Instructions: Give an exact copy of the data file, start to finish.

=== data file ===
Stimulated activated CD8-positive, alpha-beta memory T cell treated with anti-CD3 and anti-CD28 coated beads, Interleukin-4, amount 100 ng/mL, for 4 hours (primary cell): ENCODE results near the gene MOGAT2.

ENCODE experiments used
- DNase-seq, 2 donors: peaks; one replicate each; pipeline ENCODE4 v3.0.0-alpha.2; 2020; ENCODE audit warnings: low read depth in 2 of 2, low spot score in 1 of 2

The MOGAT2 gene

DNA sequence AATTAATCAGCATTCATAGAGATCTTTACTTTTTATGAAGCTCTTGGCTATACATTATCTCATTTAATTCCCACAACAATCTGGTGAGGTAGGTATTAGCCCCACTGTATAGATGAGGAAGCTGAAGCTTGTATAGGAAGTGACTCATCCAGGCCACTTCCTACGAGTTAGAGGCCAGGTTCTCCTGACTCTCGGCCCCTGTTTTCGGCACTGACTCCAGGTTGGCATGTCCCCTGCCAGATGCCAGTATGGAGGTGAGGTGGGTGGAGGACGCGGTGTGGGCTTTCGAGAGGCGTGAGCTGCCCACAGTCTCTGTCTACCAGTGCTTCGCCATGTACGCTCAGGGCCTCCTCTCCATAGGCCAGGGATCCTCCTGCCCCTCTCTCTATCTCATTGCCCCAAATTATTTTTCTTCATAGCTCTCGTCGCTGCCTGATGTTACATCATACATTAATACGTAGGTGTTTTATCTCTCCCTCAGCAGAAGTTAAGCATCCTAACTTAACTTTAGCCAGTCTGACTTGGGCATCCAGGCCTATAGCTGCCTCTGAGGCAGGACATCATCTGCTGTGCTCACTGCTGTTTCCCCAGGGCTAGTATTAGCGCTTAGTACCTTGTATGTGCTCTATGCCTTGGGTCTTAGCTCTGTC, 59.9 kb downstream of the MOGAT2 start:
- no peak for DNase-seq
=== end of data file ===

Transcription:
Stimulated activated CD8-positive, alpha-beta memory T cell treated with anti-CD3 and anti-CD28 coated beads, Interleukin-4, amount 100 ng/mL, for 4 hours (primary cell): ENCODE results near the gene MOGAT2.

ENCODE experiments used
- DNase-seq, 2 donors: peaks; one replicate each; pipeline ENCODE4 v3.0.0-alpha.2; 2020; ENCODE audit warnings: low read depth in 2 of 2, low spot score in 1 of 2

The MOGAT2 gene

DNA sequence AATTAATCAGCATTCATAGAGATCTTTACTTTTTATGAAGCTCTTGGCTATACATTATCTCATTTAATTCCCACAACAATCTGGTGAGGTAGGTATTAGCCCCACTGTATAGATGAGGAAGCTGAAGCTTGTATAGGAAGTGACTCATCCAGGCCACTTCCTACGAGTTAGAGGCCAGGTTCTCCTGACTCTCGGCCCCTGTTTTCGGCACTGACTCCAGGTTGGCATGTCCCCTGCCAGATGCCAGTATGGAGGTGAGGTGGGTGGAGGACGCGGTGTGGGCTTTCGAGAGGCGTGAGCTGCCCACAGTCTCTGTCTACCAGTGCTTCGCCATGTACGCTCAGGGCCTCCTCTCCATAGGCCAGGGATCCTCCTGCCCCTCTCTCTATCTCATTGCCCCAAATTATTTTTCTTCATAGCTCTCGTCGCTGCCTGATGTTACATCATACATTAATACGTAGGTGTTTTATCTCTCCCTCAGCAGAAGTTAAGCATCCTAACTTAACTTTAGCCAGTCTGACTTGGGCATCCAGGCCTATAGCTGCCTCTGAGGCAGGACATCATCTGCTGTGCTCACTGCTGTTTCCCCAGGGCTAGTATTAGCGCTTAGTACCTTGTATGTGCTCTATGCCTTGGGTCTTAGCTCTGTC, 59.9 kb downstream of the MOGAT2 start:
- no peak for DNase-seq